"With over 200 breweries, Oregon is often considered the craft beer capital of America. Beer geeks and casual drinkers across the country can also thank the state’s farmers for their brews: hops, the essential ingredient that gives beer its bitter flavor, is a rare crop throughout the U.S. but not in Oregon. Last year, Oregon State University established the Oregon Hops & Brewing Archives (OHBA), the first archive in the U.S., dedicated to preserving and telling the intertwined story of hop and beer production and the craft brewing movement. They're posting materials from their collection to Tumblr, Flickr and Zotero.
"The Notorious MSG’s Unlikely Formula For Success: The umami craze has turned a much-maligned and misunderstood food additive into an object of obsession for the world’s most innovative chefs. But secret ingredient monosodium glutamate’s biggest secret may be that there was never anything wrong with it at all."
"During the most recent ice age, milk was essentially a toxin to adults because — unlike children — they could not produce the lactase enzyme required to break down lactose, the main sugar in milk. But as farming started to replace hunting and gathering in the Middle East around 11,000 years ago, cattle herders learned how to reduce lactose in dairy products to tolerable levels by fermenting milk to make cheese or yogurt. Several thousand years later, a genetic mutation spread through Europe that gave people the ability to produce lactase — and drink milk — throughout their lives. That adaptation opened up a rich new source of nutrition that could have sustained communities when harvests failed." - The Milk Revolution - how a single mutation expanded (some) of humanity's diet. (Nature.com)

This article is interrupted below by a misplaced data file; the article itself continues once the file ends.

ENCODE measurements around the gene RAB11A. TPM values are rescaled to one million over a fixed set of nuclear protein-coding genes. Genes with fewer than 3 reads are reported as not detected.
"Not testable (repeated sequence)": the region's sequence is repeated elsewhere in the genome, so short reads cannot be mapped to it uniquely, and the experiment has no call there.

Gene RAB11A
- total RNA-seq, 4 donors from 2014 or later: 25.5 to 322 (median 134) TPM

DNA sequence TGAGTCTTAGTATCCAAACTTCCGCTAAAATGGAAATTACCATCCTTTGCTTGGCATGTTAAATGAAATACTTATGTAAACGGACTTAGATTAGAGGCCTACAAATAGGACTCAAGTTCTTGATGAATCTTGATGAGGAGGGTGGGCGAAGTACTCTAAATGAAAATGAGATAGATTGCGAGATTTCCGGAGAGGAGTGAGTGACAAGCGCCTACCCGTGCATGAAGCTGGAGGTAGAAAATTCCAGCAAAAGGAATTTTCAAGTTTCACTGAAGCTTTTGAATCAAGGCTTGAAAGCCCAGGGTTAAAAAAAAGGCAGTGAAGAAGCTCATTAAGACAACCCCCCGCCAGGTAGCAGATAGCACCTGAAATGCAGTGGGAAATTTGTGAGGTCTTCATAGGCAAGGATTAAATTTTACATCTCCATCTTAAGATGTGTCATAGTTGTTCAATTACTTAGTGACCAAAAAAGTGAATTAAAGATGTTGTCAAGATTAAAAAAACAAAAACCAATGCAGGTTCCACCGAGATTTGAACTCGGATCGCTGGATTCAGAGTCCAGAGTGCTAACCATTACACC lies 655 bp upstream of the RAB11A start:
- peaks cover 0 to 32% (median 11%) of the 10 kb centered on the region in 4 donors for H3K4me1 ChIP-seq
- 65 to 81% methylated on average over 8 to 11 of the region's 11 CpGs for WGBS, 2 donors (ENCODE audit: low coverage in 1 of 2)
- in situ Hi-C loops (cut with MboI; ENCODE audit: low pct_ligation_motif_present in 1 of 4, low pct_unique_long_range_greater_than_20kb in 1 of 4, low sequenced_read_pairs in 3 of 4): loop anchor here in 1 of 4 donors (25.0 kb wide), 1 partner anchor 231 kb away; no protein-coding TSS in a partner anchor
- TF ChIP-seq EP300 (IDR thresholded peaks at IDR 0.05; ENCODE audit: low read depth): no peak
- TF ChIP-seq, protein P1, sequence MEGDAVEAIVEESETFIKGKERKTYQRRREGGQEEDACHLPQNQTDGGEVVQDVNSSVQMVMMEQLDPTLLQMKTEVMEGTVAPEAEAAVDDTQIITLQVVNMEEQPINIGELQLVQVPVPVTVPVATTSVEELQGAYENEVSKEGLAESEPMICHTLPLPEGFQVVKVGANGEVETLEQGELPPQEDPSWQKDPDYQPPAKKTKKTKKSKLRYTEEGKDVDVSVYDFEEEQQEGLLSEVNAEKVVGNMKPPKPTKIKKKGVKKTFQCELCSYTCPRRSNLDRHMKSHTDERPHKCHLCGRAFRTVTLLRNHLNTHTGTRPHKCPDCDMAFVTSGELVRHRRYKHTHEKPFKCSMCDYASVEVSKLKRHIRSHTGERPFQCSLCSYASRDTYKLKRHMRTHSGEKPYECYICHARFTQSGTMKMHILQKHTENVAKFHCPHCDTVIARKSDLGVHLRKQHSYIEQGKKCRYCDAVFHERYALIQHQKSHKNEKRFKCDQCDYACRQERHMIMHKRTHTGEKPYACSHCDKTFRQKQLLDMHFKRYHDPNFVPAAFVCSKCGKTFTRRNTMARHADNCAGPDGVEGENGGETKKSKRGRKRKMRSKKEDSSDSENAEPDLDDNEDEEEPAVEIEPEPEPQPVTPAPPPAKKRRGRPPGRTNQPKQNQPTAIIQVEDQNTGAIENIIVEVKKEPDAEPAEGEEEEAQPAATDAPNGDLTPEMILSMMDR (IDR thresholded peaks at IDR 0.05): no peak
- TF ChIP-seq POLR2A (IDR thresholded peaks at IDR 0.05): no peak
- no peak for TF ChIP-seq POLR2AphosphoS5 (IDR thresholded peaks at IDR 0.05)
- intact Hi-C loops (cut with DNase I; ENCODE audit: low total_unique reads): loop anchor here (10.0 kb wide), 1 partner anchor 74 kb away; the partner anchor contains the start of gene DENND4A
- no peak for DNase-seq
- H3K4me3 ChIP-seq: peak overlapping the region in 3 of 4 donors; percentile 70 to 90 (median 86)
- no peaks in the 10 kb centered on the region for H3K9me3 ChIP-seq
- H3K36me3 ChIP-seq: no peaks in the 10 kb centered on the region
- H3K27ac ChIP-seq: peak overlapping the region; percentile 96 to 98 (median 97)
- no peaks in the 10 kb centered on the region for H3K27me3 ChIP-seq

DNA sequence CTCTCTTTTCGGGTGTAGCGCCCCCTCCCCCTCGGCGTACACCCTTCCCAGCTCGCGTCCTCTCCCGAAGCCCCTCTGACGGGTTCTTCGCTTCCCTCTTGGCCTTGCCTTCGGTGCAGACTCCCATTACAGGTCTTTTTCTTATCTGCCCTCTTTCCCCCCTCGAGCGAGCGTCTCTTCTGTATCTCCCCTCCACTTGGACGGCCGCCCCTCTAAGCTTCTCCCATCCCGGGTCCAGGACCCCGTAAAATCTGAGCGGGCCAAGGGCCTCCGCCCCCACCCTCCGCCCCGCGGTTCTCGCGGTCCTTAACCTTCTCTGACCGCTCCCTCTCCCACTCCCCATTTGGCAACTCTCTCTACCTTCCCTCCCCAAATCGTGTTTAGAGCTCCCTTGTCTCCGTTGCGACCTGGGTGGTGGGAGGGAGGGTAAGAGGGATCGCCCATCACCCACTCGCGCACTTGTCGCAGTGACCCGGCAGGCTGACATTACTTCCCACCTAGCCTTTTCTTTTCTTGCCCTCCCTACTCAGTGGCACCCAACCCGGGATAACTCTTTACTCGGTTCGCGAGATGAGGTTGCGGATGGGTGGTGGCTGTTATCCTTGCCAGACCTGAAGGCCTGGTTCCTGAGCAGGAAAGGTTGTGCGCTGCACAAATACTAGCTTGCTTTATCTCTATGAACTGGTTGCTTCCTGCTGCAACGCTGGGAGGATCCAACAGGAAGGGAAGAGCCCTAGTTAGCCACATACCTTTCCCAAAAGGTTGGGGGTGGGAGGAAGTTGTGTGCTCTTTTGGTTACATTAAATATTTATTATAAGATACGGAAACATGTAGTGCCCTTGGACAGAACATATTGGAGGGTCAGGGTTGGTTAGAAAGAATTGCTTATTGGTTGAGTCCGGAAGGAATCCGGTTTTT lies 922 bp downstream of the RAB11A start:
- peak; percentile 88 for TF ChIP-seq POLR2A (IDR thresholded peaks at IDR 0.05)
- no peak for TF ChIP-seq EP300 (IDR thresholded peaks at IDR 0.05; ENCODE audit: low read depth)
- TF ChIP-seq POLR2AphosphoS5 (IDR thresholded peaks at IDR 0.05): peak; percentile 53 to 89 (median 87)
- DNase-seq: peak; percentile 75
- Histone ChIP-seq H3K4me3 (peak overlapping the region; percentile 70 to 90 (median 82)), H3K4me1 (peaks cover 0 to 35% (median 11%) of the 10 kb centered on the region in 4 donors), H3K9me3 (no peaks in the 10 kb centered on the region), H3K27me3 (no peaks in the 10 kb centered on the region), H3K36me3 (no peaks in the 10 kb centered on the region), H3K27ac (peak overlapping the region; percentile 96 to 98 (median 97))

After a meteoric rise in popularity in the US as a health drink, Kombucha has been pulled from the shelves of many major retailers over concerns that the drink often contains significant amounts of alcohol due to bottle-fermentation. On the bright side, it isn't too hard to find a mother and brew your own. But fermentation fetishists everywhere are left to wonder: Is Kefir next? More generally, do the trade-offs necessary to conform to commercial food regulations destroy the benefits of fermentation?
May 1st is National Homebrew Day. Hundreds of thousands of people in America brew their own beer, wine, mead and other alcoholic beverages. Want to try out the hobby? Here's a great community, and here's a great guide. [more inside]
Back before refrigeration, humanity turned to fermentation for much of our food preservation. With the help of some friendly bacteria and/or yeasts, home cooks can transmute tea into kombucha, and milk into yogurt, creme fraiche and buttermilk. [more inside]